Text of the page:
Professors Sundermeier, Gersch and Freiling open up new perspectives in research on hubris.
Research on extreme forms of hubris has been dominated for about three decades by studies that attempt to establish a connection between hubris and the failure of individuals and organizations. This one-sided consideration of the effects of hubris was hardly compatible with the observations of the authors of the forthcoming study Hubristic Startup Founders – The Neglected Bright and Inevitable Dark Manifestations of Hubristic Leadership in New Venture Creation Processes” in the Journal of Management Studies. On the contrary: dazzling personalities who see themselves as godlike and above humanity are often the ones in the Berlin startup ecosystem who close big investment deals, gather enthusiastic employees around them and shake up whole markets with their visionary power. At the same time, the experts interviewed in the study describe them as egocentric in dealing with risk and with opinions that do not correspond to their own self-image.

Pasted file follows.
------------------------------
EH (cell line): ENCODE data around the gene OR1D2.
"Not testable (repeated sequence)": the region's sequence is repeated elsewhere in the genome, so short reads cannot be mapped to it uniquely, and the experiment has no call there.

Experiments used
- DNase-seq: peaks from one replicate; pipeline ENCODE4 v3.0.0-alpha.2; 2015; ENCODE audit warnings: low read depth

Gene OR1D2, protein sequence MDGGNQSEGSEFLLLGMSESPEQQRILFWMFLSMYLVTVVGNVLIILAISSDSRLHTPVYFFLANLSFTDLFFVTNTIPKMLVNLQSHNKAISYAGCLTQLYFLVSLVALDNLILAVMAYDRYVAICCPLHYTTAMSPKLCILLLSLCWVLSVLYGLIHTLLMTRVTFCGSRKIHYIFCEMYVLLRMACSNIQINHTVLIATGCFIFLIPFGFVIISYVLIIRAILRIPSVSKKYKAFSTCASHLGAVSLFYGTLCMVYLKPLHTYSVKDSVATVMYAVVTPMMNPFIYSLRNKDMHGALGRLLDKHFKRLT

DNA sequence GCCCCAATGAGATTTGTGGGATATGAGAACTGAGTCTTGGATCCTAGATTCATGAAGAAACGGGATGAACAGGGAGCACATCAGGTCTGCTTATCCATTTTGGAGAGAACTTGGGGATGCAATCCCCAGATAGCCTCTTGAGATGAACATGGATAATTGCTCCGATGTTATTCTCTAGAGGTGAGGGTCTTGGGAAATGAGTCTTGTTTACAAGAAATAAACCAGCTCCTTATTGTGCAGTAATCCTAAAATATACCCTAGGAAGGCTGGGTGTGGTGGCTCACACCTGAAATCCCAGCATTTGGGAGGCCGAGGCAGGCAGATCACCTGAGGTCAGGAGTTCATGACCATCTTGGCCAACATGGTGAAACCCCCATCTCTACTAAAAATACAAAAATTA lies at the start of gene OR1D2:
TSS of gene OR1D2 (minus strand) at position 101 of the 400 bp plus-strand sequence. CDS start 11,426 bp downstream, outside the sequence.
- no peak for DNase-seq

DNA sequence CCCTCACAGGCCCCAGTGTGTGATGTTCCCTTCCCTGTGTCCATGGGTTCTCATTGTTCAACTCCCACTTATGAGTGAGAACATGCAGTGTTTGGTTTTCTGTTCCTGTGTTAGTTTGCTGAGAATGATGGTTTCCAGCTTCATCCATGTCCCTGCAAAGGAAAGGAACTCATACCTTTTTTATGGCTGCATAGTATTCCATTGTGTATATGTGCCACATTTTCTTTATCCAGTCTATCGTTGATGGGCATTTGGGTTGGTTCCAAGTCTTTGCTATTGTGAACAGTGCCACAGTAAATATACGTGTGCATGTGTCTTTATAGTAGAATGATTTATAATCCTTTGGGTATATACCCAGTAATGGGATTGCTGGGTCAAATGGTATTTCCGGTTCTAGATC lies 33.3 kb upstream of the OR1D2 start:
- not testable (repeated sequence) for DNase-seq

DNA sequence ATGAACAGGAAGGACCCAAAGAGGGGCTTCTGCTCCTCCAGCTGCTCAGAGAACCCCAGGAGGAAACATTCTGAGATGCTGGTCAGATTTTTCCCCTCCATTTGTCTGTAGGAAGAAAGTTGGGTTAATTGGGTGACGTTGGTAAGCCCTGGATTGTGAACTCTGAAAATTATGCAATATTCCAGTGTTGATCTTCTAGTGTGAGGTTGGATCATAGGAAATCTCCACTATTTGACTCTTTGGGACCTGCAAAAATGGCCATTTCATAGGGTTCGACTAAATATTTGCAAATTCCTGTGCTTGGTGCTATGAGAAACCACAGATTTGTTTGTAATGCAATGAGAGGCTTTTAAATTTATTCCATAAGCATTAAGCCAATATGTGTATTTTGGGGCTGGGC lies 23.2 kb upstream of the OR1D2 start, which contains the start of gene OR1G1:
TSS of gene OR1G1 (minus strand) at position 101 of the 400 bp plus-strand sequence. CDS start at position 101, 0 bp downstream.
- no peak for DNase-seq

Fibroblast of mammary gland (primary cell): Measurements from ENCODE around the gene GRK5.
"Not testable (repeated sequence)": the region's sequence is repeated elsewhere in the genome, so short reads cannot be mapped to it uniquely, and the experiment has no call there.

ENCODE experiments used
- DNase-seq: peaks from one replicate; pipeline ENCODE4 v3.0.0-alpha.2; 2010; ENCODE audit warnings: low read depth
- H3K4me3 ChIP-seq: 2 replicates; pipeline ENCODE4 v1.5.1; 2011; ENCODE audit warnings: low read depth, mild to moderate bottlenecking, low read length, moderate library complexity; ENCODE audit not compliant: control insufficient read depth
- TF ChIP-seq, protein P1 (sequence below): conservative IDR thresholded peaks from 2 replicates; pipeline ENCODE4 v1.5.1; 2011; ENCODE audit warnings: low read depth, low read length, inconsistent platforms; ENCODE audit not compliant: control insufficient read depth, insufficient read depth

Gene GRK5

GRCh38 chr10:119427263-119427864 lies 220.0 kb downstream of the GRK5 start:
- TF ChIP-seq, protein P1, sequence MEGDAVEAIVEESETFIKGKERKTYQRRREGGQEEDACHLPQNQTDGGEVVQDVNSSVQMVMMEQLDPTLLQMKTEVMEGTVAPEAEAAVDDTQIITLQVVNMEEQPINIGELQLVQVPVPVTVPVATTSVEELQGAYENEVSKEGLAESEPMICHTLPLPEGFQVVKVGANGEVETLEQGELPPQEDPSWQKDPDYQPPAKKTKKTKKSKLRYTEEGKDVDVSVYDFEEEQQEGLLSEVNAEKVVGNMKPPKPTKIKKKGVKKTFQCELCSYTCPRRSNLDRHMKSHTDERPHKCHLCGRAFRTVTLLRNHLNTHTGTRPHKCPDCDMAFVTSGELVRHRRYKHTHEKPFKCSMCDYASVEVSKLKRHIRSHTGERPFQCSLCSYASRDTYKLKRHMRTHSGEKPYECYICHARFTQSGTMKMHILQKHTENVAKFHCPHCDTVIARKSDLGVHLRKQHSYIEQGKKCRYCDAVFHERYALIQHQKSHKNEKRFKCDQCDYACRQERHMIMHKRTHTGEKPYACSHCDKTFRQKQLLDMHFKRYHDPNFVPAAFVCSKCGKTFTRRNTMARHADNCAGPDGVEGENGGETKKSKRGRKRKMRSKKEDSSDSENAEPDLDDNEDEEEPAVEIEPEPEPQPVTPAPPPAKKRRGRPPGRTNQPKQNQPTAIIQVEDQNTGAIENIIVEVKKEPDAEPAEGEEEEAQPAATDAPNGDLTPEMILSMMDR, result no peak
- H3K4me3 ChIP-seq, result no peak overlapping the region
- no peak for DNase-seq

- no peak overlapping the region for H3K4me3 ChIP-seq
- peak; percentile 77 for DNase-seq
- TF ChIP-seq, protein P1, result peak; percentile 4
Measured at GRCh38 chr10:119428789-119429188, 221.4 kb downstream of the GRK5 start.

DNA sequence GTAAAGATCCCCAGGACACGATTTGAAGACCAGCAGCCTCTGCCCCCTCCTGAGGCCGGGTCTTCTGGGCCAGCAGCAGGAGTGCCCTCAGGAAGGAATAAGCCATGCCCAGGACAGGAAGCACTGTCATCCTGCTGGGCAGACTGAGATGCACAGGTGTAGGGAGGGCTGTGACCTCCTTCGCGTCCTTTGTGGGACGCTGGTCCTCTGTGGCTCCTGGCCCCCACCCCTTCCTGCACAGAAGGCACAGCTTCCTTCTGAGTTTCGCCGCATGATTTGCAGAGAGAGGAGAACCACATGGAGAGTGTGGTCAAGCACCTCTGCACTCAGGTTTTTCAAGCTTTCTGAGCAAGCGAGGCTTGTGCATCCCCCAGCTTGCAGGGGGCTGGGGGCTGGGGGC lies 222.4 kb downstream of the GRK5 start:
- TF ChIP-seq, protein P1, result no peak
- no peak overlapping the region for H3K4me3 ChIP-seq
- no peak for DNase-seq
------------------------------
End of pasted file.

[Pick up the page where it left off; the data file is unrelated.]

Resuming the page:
The authors of the above-mentioned study point out these ambivalences in the effects of hubris in an explorative study and address with their findings the increasing criticism of the prevailing one-sided perspective on hubris. The critics from various disciplines refer to studies in psychology, which have proven beyond doubt that personality traits are not to be considered only black or white. By pointing out the ambivalences, Professors Sundermeier, Gersch and Freiling are laying an important foundation for the reorientation of research on hubris and further studies in this area.
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